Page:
At Newsweek, Jeremy McCarter reviews The Cross of Redemption, a new anthology of James Baldwin’s previously uncollected essays and public letters: “At a time when serious people claim we live in a ‘post-racial’ society, the reappearance of Baldwin’s writing—insistent, accusatory, outraged—feels like a terrible family secret coming to light in an Ibsen play, or Banquo’s ghost showing up to spoil the party.”
The Rumpus’s Stephen Elliott is using Kickstarter to raise money for the film adaptation of his novel Happy Baby. However you could also fund the project in a more three dimensional plane by attending November 29th’s Fundraising Party (which we’re co-sponsoring!). The party will include comedy by Eugene Mirman and readings by Jami Attenberg and Rick Moody.
Once again, another Dave Eggers novel is coming with barely any notice. Knopf will publish Eggers’s latest, Your Fathers, Where Are They? And the Prophets, Do They Live Forever?, on June 17. The title is longer than the plot description, but the new novel will follow a man named Thomas who interrogates a NASA astronaut about their connection.
The practice of naming children after a dead sibling was surprisingly common up until the late-nineteenth century–Salvador Dali, Ludwig Van Beethoven, and Vincent Van Gogh were each “necroynms,” or the second of their name. Jeannie Vasco’s essay for The Believer on necronyms and grief is perfect to read alongside this essay for The Millions by Chloe Benjamin on naming not humans, but novels.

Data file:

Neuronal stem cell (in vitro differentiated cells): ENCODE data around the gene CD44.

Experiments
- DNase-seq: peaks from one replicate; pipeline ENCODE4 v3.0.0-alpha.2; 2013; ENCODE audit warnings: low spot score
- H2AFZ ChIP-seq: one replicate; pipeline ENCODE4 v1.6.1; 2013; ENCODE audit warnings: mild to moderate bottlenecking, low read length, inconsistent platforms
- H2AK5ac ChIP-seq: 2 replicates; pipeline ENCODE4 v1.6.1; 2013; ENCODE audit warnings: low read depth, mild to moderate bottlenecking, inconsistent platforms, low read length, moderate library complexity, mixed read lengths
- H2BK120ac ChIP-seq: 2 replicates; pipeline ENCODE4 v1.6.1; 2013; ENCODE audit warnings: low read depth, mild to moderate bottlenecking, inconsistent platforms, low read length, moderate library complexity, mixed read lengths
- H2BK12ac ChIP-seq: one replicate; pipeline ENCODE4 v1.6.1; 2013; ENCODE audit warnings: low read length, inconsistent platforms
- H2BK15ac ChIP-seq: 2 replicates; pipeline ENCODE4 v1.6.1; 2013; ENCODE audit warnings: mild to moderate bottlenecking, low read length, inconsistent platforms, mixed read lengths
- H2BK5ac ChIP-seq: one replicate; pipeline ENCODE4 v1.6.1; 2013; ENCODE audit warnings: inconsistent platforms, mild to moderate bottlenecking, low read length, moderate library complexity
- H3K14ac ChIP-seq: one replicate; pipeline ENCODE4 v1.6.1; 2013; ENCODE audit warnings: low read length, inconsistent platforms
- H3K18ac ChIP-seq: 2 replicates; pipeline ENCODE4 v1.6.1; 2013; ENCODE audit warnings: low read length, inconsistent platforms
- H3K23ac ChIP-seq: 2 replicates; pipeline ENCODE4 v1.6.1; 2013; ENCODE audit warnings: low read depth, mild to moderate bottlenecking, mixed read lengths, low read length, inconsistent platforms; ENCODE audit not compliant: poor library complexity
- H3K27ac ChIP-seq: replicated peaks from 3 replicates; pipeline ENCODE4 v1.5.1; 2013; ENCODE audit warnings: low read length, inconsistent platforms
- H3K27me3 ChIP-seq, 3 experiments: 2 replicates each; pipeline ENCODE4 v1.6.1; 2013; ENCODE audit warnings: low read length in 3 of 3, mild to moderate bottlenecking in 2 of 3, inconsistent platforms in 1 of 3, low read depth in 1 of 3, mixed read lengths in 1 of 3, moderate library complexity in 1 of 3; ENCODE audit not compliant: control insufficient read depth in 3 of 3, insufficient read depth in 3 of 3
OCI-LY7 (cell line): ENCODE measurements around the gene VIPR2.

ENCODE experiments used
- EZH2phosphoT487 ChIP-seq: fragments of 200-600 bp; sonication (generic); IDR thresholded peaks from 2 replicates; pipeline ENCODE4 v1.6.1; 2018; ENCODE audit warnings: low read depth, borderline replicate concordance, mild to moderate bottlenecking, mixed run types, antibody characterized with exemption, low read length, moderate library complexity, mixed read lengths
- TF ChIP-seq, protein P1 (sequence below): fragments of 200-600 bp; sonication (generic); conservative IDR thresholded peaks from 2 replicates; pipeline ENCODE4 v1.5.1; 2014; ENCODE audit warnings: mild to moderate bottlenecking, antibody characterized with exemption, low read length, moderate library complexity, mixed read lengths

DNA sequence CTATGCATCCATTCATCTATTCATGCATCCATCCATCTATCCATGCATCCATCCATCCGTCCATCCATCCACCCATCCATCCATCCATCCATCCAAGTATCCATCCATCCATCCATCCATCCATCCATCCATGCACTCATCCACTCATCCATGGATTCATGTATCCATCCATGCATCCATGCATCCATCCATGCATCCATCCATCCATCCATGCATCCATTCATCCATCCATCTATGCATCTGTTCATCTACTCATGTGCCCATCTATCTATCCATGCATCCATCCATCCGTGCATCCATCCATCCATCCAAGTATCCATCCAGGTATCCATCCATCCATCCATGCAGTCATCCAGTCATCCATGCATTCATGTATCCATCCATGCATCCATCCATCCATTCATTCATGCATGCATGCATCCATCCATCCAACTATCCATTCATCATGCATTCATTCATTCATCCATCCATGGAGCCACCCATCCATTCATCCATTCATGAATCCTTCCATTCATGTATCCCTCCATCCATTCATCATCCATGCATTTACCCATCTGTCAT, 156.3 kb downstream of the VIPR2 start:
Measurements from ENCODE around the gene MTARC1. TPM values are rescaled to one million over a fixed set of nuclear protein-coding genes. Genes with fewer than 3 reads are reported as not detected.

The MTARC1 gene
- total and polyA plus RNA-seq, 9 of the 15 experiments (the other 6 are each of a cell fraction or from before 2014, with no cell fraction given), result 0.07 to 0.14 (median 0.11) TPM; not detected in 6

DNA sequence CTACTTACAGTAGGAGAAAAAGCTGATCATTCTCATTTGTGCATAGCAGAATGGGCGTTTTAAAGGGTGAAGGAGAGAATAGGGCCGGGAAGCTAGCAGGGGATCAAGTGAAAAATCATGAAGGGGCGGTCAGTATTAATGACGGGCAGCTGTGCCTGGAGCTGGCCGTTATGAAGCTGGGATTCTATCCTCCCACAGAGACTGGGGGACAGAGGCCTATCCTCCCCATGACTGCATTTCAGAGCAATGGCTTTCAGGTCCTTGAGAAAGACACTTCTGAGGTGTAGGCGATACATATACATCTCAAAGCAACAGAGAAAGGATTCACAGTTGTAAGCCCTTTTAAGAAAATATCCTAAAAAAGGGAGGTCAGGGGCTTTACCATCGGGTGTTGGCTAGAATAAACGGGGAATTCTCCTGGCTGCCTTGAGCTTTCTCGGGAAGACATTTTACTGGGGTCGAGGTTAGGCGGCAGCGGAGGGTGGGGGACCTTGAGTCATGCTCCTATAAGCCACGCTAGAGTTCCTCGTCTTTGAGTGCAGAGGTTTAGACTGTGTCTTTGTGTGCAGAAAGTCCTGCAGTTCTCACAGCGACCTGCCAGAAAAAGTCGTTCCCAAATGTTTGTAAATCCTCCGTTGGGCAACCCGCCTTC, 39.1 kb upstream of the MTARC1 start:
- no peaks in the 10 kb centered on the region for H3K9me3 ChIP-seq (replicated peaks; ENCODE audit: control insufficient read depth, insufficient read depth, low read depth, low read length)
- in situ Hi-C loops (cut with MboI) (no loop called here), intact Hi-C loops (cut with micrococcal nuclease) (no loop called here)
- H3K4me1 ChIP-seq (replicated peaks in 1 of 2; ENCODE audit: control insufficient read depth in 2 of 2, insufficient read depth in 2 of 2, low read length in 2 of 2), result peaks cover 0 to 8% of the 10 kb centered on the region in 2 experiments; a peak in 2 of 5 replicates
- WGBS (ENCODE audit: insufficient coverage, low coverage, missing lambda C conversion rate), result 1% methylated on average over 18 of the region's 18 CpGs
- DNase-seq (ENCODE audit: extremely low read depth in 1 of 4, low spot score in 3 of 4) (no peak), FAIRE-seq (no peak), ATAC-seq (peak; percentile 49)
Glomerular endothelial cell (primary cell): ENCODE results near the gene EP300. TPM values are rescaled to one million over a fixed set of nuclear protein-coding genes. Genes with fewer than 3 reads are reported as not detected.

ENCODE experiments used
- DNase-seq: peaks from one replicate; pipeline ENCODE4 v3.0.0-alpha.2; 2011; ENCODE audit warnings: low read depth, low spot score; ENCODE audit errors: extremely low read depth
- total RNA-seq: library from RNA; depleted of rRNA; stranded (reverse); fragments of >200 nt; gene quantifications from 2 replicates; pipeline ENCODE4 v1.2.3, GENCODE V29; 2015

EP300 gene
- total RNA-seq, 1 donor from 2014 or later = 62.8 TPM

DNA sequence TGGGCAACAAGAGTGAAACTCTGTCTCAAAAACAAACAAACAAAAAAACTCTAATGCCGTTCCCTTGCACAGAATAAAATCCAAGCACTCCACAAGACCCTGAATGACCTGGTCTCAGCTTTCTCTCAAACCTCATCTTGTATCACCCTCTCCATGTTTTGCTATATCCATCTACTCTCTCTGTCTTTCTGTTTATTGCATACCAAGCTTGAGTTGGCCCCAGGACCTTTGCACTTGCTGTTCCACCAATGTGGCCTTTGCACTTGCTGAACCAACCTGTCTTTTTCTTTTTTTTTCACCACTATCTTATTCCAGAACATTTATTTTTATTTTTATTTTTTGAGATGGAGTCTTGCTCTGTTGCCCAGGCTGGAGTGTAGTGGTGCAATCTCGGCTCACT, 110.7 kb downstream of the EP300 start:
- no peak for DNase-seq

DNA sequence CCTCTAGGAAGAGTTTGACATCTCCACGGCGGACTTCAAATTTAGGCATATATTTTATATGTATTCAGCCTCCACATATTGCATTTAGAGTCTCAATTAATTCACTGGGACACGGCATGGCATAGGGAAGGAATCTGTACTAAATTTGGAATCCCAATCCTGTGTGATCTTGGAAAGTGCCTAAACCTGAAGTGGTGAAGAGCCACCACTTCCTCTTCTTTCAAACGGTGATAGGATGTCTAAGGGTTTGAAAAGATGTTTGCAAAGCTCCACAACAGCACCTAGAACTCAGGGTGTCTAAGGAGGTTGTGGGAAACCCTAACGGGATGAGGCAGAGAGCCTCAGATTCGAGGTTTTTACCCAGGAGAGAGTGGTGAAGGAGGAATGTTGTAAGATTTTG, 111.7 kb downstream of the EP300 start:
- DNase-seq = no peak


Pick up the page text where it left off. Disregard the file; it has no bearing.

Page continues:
“Remember how I said there’s a certain kind of conservatism which I respect more than bourgeois liberalism—T. S. Eliot is of this type.” President Obama wrote these words as a twenty-two-year-old student, but Edward Mendelson argues that Obama’s words as a literary critic reveal his tendencies as a politician. Check out our own Michael Bourne’s review of Barack Obama: The Story by David Maraniss, where Obama’s letter was originally published.
“Every story that works gets the level of description that it needs. Which isn’t to say that the level of description needed for every successful story is the same.” Tobias Carroll surveys the wide variety of detail density in fiction for Electric Literature.
The long-awaited follow-up to Yann Martel’s Booker-winner Life of Pi is out: Beatrice and Virgil. Also new, Elegy for April, a thriller by John Banville alter ego Benjamin Black; David Lipsky’s already much discussed interview with David Foster Wallace, Although Of Course You End Up Becoming Yourself; and, apparently hitting shelves ahead of its official release date, a book of philosophy by Marilynne Robinson, Absence of Mind.